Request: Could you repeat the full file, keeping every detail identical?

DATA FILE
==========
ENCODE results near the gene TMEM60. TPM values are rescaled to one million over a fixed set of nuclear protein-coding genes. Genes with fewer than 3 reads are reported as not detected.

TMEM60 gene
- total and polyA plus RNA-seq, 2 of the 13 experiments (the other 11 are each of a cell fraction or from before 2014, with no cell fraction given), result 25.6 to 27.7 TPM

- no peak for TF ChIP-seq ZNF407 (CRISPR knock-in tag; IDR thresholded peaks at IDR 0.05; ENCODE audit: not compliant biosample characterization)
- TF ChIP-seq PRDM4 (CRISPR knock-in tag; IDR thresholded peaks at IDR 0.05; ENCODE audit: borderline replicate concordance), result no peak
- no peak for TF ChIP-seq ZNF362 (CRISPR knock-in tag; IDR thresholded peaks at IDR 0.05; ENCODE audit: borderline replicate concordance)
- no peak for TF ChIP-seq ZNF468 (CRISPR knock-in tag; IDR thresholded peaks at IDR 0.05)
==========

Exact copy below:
ENCODE results near the gene TMEM60. TPM values are rescaled to one million over a fixed set of nuclear protein-coding genes. Genes with fewer than 3 reads are reported as not detected.

TMEM60 gene
- total and polyA plus RNA-seq, 2 of the 13 experiments (the other 11 are each of a cell fraction or from before 2014, with no cell fraction given), result 25.6 to 27.7 TPM

- no peak for TF ChIP-seq ZNF407 (CRISPR knock-in tag; IDR thresholded peaks at IDR 0.05; ENCODE audit: not compliant biosample characterization)
- TF ChIP-seq PRDM4 (CRISPR knock-in tag; IDR thresholded peaks at IDR 0.05; ENCODE audit: borderline replicate concordance), result no peak
- no peak for TF ChIP-seq ZNF362 (CRISPR knock-in tag; IDR thresholded peaks at IDR 0.05; ENCODE audit: borderline replicate concordance)
- no peak for TF ChIP-seq ZNF468 (CRISPR knock-in tag; IDR thresholded peaks at IDR 0.05)